This is something that's been bugging me, as I've been thinking about getting a truck sometime in my future.
Why does everyone only seem to have a single cpm break even point, and no other way of figuring what they need to make?
The way I see it (and I could easily be wrong) is that this cpm break even point would only be relevant if you run a consistant amount of miles every week. Many of these costs (truck payment, insurance, tags, etc.) are fixed and don't care if the truck moves or not. The other costs do relate to the truck moving (fuel, maintenance, etc.), but would also have very small relations to sitting if there is idle time involved. Simplified, your break even cpm is going to be very different if you drive 500 miles a week vs. 3000.
At least, that's the way I'm seeing it, and would appreciate someone explaining things to me if I am wrong.
Now, in my mind I'm thinking that you need to start with a cost per month on your fixed costs, then break that down to a daily amount. What you end up with at that point is a dollar amount that you have to make if that truck doesn't move an inch.
Next you would have to figure out what it costs to move the truck. This would not take into consideration any of your fixed costs, like most people add into their cpm figures.
Now, when you look for a load you look for something that covers your cpm for however many miles you'd be driving, then just add your daily rate to it for however many days it will take to get your break even. You could add drivers pay to either of these figures, depending on how you want to pay yourself.
Just to make it easy, using numbers that have no basis in reality other than just trying to make the math easy, let's make an example where you need to make $100 per day and $1 per mile. On a 100 mile load you would need to make your $100 fixed, plus $100 to cover your cpm for a total of $200 or $2 per mile. But, with a 1000 mile run over two days you'd need two days of fixed costs at $200, plus $1000 worth of cpm costs, so your break even on this run would be $1200 or $1.20 cpm.
Like I said, I have no experience as an owner/op and do not present my ideas to have any relationship to fact. This is just what's going through my head and I'm curious as to if it makes sense to anyone else.
davenjeip; You are 100% correct in your analogy. Problem is, is that most drivers don't know this, because they're not taught this way. I just learned this method you are asking about. It's how successful owner operators run their business. You could use the c.p.m. way to figure your B.E.P. but, if you don't have all your fixed cost numbers added into the equation, it won't come out rite. You will loose money and most likely go out of business real quick. I belive this is why the trucking industry is so unstable from the drivers point of view, and why so many "New" owner operators fail. Now, most of the trucking co's know this, that's why they'r succesful. But in order for them to stay profitable, they will only pay c.p.m. to the driver,o/o or co. It is my true belife that to be sucessful in todays "trucking market" you have to be "Independent". Good Luck to you, and if you ever are in the market for a driver that knows how to run a truck ,let me know. I do know of one co where you can be sucessful. If interested, just reply to this post, an we can figure out how to contact each other from there.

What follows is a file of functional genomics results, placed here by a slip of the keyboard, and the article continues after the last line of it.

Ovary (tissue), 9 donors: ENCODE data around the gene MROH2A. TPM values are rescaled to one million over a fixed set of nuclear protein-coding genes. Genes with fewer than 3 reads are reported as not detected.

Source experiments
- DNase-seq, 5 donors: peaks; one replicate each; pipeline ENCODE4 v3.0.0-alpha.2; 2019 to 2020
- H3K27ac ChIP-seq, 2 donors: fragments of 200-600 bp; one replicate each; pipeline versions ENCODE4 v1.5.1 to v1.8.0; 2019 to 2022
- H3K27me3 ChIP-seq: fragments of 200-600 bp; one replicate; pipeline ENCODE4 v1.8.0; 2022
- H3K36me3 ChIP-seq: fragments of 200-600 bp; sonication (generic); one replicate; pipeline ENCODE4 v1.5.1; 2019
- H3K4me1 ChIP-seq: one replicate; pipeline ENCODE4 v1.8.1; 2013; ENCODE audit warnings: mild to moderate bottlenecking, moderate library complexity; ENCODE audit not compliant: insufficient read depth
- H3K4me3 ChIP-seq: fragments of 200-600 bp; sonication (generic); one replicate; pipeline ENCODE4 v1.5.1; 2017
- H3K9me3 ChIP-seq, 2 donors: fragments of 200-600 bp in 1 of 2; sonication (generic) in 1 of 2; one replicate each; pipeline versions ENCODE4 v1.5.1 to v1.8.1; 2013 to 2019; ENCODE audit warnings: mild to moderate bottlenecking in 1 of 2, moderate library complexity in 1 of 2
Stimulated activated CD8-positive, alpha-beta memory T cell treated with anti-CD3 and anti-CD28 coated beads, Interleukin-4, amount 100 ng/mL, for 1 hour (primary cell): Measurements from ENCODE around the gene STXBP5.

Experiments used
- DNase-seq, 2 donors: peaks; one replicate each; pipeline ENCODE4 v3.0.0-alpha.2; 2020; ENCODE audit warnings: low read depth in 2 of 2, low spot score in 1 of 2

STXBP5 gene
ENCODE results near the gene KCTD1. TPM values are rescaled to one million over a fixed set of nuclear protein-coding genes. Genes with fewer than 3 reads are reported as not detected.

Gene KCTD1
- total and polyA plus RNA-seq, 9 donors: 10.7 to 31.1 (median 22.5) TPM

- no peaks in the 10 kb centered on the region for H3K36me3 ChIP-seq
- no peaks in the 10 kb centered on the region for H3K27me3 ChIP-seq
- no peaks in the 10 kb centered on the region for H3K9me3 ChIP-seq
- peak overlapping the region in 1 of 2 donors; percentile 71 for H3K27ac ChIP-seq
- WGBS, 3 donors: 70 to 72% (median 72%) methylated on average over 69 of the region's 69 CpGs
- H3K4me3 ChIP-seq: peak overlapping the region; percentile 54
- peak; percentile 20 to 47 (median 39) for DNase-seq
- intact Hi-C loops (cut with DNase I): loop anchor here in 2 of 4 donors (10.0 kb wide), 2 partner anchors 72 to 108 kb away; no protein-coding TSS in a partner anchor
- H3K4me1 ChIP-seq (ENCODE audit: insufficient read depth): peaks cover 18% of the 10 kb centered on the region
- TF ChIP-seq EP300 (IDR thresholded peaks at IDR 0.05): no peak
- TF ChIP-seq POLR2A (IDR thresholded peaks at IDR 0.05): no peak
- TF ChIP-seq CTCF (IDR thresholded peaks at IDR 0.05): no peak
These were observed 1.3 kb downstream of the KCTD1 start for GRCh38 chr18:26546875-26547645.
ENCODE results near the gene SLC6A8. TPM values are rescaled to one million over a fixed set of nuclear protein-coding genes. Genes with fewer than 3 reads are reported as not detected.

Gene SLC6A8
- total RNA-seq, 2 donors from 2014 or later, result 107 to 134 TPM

I base my business on CPM. You can figure a very accurate picture based on an average of what you do. I refigure my cost per mile every quarter based on a yearly average. In other words a quarter drops off and a quarter is added. Your fixed costs like truck payment, insurance and the like don't change much unless your miles dramatically change. Variable costs like fuel and repairs are more easily adjusted using this formula. You are correct in thinking that the more miles you run the less per mile your truck costs. Using the formula you are thinking it really is going to come up with roughly the same number. Days the truck doesn't move are figured in the CPM formula because CPM is based on the average of actual miles ran.Big John Thanks this.
Years ago, we said it this way. Know your variable costs. In the short run, take any load that covers the variable costs and contributes to fixed costs. Of course, in the long run you must cover both fixed and variable while accumulating the down payment for the next truck.
In the real world, you do not have simple choices. I know that once my truck was paid for, I slowed down.
I treat the truck as it's own profit center
If I don't work very hard my CPM goes up
If I buy tires the CPM goes up.You get the idea
I don't change my rates based on the current CPM
All my cost are in my CPM including the wage I pay myself
CPM lets me know if I'm flying or falling
There are many ways to measure profitability
CPM works for me